One of the largest conferences for video and digital creators, VidCon will return as an in-person event at the Anaheim Convention Center this fall, after the pandemic forced cancellation last year.
Influencers paid to promote everything from Gucci to Dunkin' Donuts on TikTok, YouTube and other social media platforms could have union protections under a new agreement reached over the weekend with SAG-AFTRA.
The move from the union, which already represents 160,000 artists and media professionals, folds in artists from the multi-billion-dollar, social media-based influencer industry that has been eroding the power of television commercials and their stars.
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In 2012, Evan Britton founded a website premised upon what the web arguably does best: help people obsess over celebrities.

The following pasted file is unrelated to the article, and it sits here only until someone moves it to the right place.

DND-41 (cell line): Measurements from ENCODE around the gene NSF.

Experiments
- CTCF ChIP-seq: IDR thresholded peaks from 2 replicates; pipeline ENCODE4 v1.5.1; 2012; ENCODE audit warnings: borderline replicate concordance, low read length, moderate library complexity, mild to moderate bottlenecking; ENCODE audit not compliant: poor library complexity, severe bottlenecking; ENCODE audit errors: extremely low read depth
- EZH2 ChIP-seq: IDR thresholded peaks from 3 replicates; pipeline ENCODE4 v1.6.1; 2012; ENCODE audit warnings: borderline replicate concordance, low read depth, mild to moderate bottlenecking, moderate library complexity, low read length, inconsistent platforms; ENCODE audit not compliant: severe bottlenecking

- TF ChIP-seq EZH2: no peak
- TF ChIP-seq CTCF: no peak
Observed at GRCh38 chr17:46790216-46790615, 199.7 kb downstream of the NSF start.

Britton launched his first site in 1999 as a senior in college and has since made his living monetizing web clicks.
When he created Famous Birthdays as a sort of Wikipedia of celebrities nine years ago, TikTok wasn't even born and Snap had barely launched. The term "influencers" had yet to seep into the mainstream. But as social media created a new form of celebrity, the site has morphed into a pillar of the teen-centric world of online personalities and creators.